Byline: GU
Story by GU

Balance For Better - Striving for Gender Balance

March is Women’s History Month, celebrating the leaders, achievers and pioneers of womankind.

We have also just recently marked ‘International Women’s Day (IWD), with its theme of #BalanceforBetter, a campaign which will continue throughout the year.

I believe it should continue beyond 2019, so we carry on creating balance in the world. The challenges we currently face won’t go away if we just quit taking action once we reach the end of the year. As with any change, behavioural or otherwise commitment and perseverance is required or progress will stop.

The ‘Balance for Better’ campaign looks at building a gender-balanced world, which is essential for businesses, economies and communities to thrive.

Diversity in thinking, perspectives, learning styles and personalities is a must for success in business and these other areas, gender balance allows all of these and many more attributes to create and enhance success.

We already know how important balance is in all aspects of life. It’s something we can all work towards creating for ourselves and for others in varying forms.

The campaign theme emphasises that we all have a part to play to make gender balance happen. Including both women and men in the conversations for change will enable collaborative action.

Striving for gender balance

Striving for gender balance

Here’s an example of how an open conversation can change assumptions and perspectives, which is very important for working towards gender parity.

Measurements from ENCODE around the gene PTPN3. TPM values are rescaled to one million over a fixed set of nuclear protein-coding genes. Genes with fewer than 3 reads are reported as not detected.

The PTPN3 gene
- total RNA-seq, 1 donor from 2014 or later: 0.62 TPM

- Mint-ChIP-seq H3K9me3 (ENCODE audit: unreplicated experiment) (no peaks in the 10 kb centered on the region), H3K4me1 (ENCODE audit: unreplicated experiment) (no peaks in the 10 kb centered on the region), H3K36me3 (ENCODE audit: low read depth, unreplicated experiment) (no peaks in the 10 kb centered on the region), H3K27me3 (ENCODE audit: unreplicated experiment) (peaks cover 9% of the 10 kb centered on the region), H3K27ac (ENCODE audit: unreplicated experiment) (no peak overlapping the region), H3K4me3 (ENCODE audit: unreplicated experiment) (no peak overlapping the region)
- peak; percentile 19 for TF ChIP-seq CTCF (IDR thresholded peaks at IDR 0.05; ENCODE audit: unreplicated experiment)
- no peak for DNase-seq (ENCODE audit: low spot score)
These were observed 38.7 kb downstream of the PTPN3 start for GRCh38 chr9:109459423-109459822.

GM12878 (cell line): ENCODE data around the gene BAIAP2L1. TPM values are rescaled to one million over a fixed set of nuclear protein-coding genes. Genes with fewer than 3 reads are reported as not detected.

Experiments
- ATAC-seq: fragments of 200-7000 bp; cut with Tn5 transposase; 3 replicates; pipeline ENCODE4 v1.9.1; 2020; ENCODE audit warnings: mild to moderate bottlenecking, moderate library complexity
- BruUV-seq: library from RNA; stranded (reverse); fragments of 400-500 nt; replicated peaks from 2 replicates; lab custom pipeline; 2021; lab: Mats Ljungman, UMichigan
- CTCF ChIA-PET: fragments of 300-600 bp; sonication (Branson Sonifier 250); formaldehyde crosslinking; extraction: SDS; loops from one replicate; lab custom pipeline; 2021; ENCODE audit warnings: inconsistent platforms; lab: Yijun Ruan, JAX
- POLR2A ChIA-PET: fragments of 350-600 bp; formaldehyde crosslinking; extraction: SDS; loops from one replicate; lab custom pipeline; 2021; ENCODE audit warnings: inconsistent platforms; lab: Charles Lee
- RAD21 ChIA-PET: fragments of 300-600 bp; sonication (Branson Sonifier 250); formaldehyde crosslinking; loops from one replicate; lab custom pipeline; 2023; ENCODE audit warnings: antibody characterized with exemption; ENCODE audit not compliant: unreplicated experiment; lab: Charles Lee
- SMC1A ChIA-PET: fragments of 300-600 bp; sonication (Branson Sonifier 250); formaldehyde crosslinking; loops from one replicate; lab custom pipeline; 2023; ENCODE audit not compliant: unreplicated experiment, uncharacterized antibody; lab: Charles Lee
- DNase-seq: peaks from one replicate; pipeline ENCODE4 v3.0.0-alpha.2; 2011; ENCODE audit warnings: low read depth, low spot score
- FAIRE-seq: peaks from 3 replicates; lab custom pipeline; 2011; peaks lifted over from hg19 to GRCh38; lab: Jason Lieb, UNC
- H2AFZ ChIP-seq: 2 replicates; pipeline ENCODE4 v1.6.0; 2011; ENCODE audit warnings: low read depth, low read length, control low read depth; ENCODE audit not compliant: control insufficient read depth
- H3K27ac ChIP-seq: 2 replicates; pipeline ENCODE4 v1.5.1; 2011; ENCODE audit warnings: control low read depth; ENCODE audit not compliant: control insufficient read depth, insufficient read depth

I spoke at a few events for IWD on the theme of ‘Imposter Syndrome’ and self-doubt. For clarity ‘Imposter Syndrome’ is described as an internalised fear of being exposed as a fraud or a fake and affects individuals, particularly in their professional lives.

One of the common misconceptions about ‘Imposter Syndrome’ is that it only affects women. This is not the case both women and men can struggle with ‘Imposter Syndrome’, generally women are more likely to open up and speak about their experiences than men.

I explained this in my talk and was thanked by several male attendees for raising this. All attendees (both female and male) were surprised, as they’d assumed it was something only women struggled with.

This is a very simple example of how speaking in an open forum attended by both women and men about issues and experiences, can change assumptions and perspectives in what was a relatively short space of time.
Imagine what we can achieve if we create the opportunity to have more open and honest conversations around gender balance, with a view to driving action.

It’s a shared responsibility to drive gender balance, without understanding each other, championing what needs to change, nothing will change and we’ll continue as is making assumptions without having any evidence to back these up.

Women and men no matter what age can often see things from a different perspective. When we exchange thoughts and ideas and listen to each other in a language both parties understand, we’re able to open up better communication channels and conversations to appreciate different viewpoints and work towards the change we want to see, which is more balance.

What will your contribution be to balance the world for better?

Rosemarie Wilson

Listen to one of my talks on Imposter Syndrome here:

Rosemarie Wilson

Rosemarie Wilson

Rosemarie is an experienced Change Agent, Coach and Mentor. After 20 years in the corporate world within finance and technology, she set up Pragmatica Coaching to bring to life her natural ability and desire to work with others to help and support them on life's rich journey. One of her missions is to work with and support women in business and technology.

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